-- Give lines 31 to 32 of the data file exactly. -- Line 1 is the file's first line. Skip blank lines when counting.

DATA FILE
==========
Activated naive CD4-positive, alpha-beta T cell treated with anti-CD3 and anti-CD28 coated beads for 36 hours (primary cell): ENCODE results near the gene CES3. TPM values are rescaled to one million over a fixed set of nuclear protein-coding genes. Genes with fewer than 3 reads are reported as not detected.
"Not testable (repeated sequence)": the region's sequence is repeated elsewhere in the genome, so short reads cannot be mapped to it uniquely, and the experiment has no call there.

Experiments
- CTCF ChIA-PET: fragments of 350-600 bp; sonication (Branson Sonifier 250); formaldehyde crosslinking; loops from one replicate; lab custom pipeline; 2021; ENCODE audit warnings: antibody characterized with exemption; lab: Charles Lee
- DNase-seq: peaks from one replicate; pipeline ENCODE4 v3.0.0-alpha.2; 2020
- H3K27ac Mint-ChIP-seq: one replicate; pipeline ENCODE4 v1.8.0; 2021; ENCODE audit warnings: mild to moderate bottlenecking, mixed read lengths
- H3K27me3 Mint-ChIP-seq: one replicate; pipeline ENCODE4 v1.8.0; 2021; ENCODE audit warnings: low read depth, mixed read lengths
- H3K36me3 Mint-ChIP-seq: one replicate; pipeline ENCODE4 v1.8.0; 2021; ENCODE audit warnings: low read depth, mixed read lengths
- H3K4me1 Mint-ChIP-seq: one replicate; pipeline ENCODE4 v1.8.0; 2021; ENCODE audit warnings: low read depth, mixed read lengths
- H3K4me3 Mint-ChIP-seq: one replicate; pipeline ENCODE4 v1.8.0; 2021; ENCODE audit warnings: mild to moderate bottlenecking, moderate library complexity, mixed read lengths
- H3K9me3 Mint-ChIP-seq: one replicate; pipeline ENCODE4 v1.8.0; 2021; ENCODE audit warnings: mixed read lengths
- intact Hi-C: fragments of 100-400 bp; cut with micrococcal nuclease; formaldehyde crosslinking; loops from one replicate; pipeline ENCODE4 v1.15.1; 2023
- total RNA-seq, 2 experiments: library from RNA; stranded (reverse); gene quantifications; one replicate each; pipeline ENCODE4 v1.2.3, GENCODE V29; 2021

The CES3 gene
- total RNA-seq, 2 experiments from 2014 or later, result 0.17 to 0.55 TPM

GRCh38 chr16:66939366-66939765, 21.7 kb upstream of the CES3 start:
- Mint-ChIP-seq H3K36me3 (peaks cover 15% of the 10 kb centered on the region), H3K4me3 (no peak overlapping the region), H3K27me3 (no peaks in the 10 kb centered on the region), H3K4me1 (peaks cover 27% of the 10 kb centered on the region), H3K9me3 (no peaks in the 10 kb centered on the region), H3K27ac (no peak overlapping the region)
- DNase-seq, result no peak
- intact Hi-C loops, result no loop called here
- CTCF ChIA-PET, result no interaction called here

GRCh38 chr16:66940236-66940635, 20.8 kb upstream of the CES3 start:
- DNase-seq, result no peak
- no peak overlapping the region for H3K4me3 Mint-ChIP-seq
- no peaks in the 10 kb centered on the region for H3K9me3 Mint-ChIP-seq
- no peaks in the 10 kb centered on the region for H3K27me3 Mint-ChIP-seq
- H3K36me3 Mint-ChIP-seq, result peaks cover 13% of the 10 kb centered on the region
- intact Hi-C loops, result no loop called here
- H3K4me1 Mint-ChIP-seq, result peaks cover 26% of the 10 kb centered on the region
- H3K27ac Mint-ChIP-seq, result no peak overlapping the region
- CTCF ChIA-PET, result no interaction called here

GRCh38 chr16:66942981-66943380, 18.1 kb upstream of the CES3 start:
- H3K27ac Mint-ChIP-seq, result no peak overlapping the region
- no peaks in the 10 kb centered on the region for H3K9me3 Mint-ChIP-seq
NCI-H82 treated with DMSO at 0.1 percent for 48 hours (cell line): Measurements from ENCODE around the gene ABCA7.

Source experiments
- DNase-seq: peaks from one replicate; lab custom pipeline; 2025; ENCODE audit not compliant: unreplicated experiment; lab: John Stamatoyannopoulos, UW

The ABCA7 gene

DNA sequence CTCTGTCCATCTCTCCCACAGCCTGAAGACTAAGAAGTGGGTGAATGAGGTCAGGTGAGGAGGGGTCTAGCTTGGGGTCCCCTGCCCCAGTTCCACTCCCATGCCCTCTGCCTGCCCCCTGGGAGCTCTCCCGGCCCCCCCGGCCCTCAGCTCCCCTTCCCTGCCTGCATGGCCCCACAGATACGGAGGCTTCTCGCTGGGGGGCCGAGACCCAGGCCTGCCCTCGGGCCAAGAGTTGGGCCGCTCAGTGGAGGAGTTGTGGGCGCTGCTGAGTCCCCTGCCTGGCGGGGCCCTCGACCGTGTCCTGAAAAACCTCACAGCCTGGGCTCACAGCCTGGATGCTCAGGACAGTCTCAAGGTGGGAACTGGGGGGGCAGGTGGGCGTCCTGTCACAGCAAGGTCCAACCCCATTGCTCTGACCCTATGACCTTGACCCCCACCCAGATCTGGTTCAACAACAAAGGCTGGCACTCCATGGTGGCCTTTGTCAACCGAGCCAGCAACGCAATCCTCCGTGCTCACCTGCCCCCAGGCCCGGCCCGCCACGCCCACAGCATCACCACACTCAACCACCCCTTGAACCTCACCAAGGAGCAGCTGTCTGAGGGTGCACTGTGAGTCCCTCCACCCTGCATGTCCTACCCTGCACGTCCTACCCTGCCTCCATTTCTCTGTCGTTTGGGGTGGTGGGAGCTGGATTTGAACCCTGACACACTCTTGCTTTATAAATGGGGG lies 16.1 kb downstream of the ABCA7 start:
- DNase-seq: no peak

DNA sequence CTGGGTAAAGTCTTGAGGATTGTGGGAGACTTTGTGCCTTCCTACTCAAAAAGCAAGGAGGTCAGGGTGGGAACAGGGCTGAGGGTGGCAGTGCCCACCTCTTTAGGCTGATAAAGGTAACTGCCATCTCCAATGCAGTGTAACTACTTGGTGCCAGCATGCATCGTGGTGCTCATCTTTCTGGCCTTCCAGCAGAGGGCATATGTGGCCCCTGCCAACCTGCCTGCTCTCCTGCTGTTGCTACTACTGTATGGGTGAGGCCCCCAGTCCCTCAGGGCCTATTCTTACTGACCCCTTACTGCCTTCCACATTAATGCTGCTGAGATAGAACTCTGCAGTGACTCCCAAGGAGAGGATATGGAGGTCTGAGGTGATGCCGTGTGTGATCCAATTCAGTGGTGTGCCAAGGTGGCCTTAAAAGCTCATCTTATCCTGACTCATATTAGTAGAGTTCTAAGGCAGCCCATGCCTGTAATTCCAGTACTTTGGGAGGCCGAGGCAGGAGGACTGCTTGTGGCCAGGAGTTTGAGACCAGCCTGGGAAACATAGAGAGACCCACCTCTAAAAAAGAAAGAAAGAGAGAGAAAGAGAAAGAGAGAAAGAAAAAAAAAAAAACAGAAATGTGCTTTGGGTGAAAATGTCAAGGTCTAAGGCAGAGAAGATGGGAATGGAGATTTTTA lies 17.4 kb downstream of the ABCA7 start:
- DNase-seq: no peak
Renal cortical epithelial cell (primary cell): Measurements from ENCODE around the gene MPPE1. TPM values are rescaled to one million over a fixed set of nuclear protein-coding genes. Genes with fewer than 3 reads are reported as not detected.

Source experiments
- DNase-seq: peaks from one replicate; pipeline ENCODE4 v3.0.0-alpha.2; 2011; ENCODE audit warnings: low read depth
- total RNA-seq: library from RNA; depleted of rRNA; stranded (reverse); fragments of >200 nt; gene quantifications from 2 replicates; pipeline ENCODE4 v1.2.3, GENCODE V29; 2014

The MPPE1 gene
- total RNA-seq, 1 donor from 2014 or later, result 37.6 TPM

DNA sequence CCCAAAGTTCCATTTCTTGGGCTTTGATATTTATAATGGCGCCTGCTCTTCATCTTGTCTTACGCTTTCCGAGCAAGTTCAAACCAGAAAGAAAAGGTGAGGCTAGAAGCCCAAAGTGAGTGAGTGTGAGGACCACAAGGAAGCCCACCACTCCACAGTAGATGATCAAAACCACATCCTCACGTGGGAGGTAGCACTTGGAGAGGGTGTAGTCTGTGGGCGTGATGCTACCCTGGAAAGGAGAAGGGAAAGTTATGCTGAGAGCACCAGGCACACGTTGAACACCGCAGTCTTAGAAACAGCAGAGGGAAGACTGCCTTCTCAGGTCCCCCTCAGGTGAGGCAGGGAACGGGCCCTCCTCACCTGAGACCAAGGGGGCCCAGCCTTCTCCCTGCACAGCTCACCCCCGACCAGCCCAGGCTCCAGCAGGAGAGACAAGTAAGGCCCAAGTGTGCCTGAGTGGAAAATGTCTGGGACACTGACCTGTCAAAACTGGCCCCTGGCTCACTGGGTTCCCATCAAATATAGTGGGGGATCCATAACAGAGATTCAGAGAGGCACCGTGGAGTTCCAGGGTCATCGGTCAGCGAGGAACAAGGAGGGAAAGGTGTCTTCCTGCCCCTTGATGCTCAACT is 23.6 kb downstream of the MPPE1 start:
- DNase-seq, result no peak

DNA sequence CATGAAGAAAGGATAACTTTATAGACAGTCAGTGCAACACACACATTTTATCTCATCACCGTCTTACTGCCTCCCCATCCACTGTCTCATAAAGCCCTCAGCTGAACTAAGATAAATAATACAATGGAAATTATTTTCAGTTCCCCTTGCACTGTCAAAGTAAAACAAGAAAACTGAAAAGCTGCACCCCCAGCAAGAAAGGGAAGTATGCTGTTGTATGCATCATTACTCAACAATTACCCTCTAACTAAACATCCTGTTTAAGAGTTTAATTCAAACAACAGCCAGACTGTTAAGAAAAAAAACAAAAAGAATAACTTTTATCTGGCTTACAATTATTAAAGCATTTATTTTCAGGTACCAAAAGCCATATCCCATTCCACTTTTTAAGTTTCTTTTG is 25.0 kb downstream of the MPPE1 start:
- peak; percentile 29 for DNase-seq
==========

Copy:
GRCh38 chr16:66942981-66943380, 18.1 kb upstream of the CES3 start:
- H3K27ac Mint-ChIP-seq, result no peak overlapping the region